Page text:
What to look for in Solar Panels


Here are a few tips for getting a great solar panel system.

1. Use Tier 1 manufacturers of panels.  This is the best way to ensure they will be around long enough to honour their warranties which are 25 years. There are Tier 1, 2, and 3.  Tier 3 being the worst rating.  With so many solar panel manufacturers coming and going and flooding the market with cheap no name panels only to close up shop in a year or two to avoid honouring their warranties, you should stick to Tier 1 panel makers. There has been numerous solar installers who tried to make a quick profit selling cheap solar panels only be forced to close shop or go bankrupt as well when the panels they sold cheaply start to need warranty replacement and the manufacturer is long gone.

2. Measure the warranties offered on Solar panels as this will usually indicate quality.  There are two primary types of warranties.


Output warranty (25 years)

A) Staggered-  this is the older style warranty and the least comprehensive.  typically around 90 or 92% from year 1 to year 10-  then dropping to 80 or 82% from year 11 to year 25.

this warranty is not very good and most reputable solar panel manufacturers have increased their warranties from this.  Those that still have this older warranty should be avoided.

B) Linear-  This is the newer warranty most quality manufacturers have moved to.  year one is 97 or 97.5 % in year one and then drops .06 or .07% per year every year until ending in year 25 at 80 to 83%  (Qcell has the best warranty overall ending at 83% in year 25).  This superior warranty provides around 7% better guarantee overall for the life of the warranty.

Material workmanship warranty

A) Most manufacturers have a 10 year material workmanship warranty

B) Qcell has a 12 year material workmanship warranty.

3. Measure the power tolerence-this in laymans terms is a window that the panel voltage is allowed to fluctuate in.  The bigger the window the more harm could be incurred on the inverter.  The tighter the window the more stable the power provided is ensuring the inverter will last longer potentially. there are three general types.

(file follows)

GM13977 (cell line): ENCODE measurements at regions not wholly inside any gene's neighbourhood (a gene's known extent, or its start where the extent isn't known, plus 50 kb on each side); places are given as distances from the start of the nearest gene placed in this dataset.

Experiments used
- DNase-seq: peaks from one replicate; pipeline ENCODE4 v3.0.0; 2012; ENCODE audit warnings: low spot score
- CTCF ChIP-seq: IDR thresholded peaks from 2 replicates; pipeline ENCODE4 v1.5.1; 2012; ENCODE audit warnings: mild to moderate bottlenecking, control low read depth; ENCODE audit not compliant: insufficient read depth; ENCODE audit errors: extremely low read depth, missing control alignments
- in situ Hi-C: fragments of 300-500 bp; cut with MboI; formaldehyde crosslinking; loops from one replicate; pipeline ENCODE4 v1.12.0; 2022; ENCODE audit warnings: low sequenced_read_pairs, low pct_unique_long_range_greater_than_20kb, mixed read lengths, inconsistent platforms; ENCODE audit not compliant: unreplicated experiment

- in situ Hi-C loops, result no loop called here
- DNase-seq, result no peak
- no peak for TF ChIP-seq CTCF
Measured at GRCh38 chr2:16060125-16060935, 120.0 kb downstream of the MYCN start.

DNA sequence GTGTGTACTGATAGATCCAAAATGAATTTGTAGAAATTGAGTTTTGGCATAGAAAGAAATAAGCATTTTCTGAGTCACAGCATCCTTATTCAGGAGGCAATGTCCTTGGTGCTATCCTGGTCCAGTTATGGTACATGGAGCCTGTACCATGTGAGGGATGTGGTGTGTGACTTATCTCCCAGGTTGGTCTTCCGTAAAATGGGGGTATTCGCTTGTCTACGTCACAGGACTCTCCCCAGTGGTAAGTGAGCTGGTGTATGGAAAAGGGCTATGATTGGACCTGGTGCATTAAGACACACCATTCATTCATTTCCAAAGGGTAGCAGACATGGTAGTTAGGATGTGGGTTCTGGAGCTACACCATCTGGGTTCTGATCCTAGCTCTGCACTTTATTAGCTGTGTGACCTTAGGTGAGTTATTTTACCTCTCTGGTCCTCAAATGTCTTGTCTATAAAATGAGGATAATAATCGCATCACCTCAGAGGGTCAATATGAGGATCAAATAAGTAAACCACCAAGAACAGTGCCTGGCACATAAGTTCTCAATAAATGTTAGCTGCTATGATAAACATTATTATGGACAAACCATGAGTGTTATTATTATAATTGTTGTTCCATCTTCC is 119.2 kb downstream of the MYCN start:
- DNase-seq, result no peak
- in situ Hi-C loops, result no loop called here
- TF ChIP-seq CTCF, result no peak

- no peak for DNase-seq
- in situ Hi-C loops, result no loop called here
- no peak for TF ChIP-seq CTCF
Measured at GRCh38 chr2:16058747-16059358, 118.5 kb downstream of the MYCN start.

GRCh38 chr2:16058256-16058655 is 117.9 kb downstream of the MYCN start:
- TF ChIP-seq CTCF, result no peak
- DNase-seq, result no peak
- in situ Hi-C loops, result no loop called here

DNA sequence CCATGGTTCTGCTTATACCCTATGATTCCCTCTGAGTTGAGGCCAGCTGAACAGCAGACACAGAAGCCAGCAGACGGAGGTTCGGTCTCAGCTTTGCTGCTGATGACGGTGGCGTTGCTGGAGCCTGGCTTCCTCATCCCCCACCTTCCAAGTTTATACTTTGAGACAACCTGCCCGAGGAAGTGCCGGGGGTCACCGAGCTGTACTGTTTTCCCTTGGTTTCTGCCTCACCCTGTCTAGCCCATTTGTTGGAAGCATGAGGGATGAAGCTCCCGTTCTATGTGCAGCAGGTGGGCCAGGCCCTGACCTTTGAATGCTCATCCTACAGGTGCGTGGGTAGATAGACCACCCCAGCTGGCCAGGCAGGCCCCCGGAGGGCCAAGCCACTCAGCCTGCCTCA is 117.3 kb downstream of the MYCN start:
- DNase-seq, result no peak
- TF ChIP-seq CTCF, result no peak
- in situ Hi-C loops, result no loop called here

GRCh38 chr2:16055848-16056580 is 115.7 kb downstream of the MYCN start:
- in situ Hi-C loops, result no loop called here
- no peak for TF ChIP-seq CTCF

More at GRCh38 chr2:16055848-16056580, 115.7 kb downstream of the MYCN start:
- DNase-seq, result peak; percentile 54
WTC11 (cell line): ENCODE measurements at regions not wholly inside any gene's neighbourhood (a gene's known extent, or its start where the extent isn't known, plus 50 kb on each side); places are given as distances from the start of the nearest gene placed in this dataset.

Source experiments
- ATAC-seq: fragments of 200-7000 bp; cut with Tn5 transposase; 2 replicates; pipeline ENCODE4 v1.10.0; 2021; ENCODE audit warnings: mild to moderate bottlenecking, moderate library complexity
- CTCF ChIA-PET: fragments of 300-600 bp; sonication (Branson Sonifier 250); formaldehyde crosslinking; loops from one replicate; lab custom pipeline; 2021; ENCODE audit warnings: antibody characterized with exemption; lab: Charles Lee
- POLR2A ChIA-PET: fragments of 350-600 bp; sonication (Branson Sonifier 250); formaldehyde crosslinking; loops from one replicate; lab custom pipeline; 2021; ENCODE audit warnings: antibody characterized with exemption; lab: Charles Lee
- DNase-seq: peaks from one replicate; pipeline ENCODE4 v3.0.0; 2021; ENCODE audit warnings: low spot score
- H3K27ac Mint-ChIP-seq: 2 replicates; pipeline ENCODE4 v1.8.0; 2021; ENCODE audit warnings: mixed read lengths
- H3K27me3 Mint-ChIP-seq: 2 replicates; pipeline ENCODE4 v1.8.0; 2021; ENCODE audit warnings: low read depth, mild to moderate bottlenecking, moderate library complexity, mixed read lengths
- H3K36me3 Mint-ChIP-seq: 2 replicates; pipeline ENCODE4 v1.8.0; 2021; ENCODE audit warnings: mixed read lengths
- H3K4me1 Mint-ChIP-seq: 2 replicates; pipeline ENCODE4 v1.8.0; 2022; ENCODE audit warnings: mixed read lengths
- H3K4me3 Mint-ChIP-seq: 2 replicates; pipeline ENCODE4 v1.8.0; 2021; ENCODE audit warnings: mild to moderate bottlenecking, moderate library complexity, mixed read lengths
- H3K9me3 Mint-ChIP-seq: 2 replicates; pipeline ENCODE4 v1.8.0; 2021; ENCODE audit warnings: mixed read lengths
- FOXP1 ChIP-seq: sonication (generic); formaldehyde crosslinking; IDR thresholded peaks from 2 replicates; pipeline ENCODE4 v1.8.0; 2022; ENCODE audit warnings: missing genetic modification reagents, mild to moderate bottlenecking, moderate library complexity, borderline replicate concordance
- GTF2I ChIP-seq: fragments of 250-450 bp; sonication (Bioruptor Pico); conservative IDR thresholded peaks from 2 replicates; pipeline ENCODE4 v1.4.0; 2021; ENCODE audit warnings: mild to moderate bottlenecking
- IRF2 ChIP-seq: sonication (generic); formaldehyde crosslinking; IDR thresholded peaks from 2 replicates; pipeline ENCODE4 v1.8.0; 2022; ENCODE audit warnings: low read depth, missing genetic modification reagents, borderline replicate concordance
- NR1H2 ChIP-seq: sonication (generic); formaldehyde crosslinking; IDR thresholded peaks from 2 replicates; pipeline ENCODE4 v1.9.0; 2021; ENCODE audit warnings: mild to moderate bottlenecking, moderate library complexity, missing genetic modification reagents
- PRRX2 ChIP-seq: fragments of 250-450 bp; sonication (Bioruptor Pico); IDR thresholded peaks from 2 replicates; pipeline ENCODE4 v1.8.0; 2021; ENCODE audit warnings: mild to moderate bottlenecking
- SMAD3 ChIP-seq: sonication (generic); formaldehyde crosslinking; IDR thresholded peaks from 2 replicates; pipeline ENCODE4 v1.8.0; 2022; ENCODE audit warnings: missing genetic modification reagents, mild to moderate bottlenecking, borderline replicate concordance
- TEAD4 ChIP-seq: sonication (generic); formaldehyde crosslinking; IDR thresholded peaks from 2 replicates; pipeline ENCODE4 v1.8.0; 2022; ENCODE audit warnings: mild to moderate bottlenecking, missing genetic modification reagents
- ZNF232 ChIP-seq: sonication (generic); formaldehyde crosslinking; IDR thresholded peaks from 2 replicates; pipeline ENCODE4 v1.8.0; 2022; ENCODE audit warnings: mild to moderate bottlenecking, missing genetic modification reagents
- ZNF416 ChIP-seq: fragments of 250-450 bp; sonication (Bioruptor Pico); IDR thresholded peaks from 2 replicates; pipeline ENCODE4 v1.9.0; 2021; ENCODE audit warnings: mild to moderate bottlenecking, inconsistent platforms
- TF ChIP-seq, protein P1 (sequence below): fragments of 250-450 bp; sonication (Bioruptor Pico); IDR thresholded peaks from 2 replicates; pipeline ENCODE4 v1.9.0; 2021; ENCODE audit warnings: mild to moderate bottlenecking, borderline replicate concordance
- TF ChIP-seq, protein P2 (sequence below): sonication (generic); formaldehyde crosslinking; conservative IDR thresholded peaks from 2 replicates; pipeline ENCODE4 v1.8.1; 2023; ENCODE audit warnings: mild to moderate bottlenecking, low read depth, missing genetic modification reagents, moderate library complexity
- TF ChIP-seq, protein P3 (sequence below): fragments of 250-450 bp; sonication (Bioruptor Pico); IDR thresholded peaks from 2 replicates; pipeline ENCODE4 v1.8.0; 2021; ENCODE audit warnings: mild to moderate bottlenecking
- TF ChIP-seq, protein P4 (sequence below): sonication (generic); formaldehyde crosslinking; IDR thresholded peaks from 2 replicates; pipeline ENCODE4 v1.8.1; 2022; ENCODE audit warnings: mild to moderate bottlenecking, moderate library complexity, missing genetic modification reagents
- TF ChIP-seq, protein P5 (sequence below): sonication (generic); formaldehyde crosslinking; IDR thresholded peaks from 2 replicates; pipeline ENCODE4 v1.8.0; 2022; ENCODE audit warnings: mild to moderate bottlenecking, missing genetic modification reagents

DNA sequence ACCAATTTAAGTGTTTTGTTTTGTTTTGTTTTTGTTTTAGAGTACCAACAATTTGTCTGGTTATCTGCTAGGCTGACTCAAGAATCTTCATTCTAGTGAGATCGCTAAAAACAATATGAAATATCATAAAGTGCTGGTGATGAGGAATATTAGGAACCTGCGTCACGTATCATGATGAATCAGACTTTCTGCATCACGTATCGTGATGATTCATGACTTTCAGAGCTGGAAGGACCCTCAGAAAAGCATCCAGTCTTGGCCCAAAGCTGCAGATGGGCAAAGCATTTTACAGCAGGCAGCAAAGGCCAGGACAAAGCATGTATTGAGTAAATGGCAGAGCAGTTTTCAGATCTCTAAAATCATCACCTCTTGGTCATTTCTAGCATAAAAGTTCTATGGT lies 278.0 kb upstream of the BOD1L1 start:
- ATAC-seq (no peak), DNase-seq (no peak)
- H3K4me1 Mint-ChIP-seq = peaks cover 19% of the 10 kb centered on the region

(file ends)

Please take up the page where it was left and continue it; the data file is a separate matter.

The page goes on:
A)-5/+5 – this is a very old measurement and most if not all tier 1 panel makers have improved this.

B) 0/+5 –  this is where most panel makers sit now ensuring no negative or brown power is incurred which is most dangerous to electronics.

C) 0/+3 – this is the best and tightest window.  Trina solar for example provides a very stable output to the inverter.  When multiplied over 10 or 20 panels these fluctuations become increasingly important to the inverter.

4. Power output (wattage)-  Although the panel says 250 watts solar panel, the output can vary from maker to maker. The output power is how much power is actually generated from the panel.  The general rule is the bigger the wattage of the panel the higher this figure should be.  when comparing power output use the same wattage panels to compare this.

5. Efficiency- this number will be very close for all manufacturers in tier 1 range.  Usually the larger the panel the more efficient it is.  So again when comparing efficiency try to compare a 250 watt panel against a 250 watt panel.

Price- depending on the above measurements and weather you want the absolute best of the best versus a good mid range priced panel that has good all around stats can only be decided by the person buying the panels.  All solar companies should be able to clearly define these measurements for each panel they offer so you can decided from an educated position.


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